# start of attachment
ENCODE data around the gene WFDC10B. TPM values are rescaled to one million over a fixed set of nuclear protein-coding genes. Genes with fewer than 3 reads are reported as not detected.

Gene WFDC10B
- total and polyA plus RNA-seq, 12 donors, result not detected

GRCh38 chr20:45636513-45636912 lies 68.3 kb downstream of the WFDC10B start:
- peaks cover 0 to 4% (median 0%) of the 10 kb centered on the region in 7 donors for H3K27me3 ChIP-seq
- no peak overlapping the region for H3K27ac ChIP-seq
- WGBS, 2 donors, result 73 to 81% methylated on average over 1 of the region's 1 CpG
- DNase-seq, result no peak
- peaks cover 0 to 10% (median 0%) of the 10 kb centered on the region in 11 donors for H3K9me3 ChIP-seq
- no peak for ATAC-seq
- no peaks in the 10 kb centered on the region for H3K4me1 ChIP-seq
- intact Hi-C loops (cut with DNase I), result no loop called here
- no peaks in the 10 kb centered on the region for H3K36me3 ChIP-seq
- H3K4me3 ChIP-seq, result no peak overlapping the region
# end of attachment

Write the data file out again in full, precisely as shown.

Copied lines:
ENCODE data around the gene WFDC10B. TPM values are rescaled to one million over a fixed set of nuclear protein-coding genes. Genes with fewer than 3 reads are reported as not detected.

Gene WFDC10B
- total and polyA plus RNA-seq, 12 donors, result not detected

GRCh38 chr20:45636513-45636912 lies 68.3 kb downstream of the WFDC10B start:
- peaks cover 0 to 4% (median 0%) of the 10 kb centered on the region in 7 donors for H3K27me3 ChIP-seq
- no peak overlapping the region for H3K27ac ChIP-seq
- WGBS, 2 donors, result 73 to 81% methylated on average over 1 of the region's 1 CpG
- DNase-seq, result no peak
- peaks cover 0 to 10% (median 0%) of the 10 kb centered on the region in 11 donors for H3K9me3 ChIP-seq
- no peak for ATAC-seq
- no peaks in the 10 kb centered on the region for H3K4me1 ChIP-seq
- intact Hi-C loops (cut with DNase I), result no loop called here
- no peaks in the 10 kb centered on the region for H3K36me3 ChIP-seq
- H3K4me3 ChIP-seq, result no peak overlapping the region